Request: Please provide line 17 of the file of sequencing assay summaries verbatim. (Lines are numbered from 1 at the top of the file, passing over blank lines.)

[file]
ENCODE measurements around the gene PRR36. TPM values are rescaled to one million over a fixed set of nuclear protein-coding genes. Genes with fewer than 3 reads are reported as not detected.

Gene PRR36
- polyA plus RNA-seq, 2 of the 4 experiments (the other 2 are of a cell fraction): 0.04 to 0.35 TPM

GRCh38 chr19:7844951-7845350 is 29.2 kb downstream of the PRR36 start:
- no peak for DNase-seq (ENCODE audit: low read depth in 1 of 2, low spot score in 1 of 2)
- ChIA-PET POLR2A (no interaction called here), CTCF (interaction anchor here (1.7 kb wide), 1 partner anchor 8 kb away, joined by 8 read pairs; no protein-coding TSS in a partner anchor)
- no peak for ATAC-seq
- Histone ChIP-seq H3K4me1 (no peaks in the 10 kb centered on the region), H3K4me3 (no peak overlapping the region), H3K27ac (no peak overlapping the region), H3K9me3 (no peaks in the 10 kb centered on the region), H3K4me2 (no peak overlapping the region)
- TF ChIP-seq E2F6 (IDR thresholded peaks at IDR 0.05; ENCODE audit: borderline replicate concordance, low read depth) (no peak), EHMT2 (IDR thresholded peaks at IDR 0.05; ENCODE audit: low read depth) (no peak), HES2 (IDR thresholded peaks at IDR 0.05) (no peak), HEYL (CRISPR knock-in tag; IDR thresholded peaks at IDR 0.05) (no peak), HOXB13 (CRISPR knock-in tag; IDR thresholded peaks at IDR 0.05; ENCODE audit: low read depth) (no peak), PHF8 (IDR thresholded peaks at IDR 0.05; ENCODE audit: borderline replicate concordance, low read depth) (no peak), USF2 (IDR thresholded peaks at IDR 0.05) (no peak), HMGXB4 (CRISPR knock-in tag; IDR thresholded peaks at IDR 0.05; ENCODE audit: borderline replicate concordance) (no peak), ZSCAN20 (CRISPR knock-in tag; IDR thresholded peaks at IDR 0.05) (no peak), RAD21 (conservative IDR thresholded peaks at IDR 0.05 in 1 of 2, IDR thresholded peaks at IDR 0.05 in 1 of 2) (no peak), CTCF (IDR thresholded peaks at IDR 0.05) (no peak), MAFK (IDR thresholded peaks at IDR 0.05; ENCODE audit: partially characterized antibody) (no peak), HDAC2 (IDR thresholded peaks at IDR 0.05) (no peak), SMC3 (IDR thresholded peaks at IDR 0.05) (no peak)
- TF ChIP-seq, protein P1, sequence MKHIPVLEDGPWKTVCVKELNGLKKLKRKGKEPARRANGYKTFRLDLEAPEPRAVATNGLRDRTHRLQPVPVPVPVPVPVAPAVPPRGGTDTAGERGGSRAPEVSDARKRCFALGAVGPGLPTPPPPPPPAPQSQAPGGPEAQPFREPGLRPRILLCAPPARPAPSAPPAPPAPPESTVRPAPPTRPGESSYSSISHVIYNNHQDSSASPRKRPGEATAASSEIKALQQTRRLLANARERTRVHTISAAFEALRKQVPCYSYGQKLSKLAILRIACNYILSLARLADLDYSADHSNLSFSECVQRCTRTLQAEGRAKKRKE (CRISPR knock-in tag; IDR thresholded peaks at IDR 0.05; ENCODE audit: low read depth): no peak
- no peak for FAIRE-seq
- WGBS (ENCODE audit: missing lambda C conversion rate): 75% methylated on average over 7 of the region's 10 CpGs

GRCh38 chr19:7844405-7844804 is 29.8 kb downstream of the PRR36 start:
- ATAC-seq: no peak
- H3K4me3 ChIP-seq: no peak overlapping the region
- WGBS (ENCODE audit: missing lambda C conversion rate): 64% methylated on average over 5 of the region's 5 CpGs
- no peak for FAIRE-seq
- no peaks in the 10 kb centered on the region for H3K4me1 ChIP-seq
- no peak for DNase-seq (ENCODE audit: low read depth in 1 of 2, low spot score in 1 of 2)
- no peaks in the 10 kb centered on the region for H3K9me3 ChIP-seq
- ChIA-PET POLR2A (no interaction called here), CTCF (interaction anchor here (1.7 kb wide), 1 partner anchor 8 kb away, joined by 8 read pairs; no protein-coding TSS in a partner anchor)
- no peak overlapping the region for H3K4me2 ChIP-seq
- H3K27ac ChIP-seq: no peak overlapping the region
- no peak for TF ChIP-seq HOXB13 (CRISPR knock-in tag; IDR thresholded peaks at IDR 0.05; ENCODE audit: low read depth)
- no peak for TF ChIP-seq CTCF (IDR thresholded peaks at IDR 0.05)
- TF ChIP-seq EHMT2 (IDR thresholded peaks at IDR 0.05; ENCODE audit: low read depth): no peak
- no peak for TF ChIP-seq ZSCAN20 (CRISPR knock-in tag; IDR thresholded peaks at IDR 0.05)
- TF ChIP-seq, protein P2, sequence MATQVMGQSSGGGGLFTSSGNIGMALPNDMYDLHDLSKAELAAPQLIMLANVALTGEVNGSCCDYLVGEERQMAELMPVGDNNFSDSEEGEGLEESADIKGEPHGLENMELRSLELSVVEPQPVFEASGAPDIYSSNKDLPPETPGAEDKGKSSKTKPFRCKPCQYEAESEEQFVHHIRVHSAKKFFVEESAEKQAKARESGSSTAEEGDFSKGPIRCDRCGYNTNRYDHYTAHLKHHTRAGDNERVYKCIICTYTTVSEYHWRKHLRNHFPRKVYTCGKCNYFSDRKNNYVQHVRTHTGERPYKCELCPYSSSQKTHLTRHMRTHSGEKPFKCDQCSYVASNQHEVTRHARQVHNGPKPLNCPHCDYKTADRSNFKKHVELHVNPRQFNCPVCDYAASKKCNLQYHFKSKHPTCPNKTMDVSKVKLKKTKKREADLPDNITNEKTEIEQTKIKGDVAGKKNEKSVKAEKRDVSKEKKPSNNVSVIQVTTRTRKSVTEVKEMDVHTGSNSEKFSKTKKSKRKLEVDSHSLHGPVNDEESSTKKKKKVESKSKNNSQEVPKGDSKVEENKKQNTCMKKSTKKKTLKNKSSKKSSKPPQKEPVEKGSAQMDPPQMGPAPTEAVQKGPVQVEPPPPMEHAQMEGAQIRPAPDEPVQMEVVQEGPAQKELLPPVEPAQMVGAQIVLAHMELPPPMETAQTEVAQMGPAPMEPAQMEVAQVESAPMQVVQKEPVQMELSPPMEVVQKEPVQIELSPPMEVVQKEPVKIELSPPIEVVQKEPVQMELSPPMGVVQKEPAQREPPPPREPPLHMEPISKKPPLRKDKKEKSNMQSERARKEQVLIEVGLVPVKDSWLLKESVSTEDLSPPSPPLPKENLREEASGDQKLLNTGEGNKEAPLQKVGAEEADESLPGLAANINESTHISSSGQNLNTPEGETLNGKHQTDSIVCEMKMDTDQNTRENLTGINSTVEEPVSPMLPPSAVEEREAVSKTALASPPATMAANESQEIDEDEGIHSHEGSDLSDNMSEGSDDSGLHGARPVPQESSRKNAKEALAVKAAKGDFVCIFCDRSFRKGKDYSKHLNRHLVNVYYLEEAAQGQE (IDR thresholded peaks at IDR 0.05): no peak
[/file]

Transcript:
- no peak for FAIRE-seq